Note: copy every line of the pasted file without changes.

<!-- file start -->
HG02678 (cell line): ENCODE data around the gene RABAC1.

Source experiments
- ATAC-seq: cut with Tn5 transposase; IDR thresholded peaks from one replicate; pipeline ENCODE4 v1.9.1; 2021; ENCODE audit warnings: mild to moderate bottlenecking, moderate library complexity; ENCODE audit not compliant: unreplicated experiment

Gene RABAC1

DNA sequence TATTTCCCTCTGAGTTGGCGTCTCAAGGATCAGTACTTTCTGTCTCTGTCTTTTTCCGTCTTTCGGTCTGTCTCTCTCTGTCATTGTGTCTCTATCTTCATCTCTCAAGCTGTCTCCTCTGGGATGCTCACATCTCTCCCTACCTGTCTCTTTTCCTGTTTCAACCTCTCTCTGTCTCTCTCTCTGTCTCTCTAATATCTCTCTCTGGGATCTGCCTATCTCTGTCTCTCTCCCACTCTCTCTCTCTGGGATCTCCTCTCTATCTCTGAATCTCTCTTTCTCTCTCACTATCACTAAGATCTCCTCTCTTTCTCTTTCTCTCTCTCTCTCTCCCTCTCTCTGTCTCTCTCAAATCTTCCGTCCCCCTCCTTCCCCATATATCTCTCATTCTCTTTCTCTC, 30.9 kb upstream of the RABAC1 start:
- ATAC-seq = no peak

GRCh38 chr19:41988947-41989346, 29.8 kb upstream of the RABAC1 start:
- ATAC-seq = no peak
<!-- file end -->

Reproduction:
HG02678 (cell line): ENCODE data around the gene RABAC1.

Source experiments
- ATAC-seq: cut with Tn5 transposase; IDR thresholded peaks from one replicate; pipeline ENCODE4 v1.9.1; 2021; ENCODE audit warnings: mild to moderate bottlenecking, moderate library complexity; ENCODE audit not compliant: unreplicated experiment

Gene RABAC1

DNA sequence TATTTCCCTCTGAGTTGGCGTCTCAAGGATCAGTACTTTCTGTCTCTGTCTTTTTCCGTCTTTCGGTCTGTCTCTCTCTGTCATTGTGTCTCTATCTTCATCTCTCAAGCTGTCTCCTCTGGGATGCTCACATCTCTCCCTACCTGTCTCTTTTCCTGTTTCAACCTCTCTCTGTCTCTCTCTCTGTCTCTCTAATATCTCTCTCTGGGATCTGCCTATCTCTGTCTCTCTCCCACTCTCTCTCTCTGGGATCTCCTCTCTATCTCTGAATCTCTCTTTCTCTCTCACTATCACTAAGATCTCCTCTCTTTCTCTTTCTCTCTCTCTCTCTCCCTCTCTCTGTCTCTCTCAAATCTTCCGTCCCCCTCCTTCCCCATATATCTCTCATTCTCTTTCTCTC, 30.9 kb upstream of the RABAC1 start:
- ATAC-seq = no peak

GRCh38 chr19:41988947-41989346, 29.8 kb upstream of the RABAC1 start:
- ATAC-seq = no peak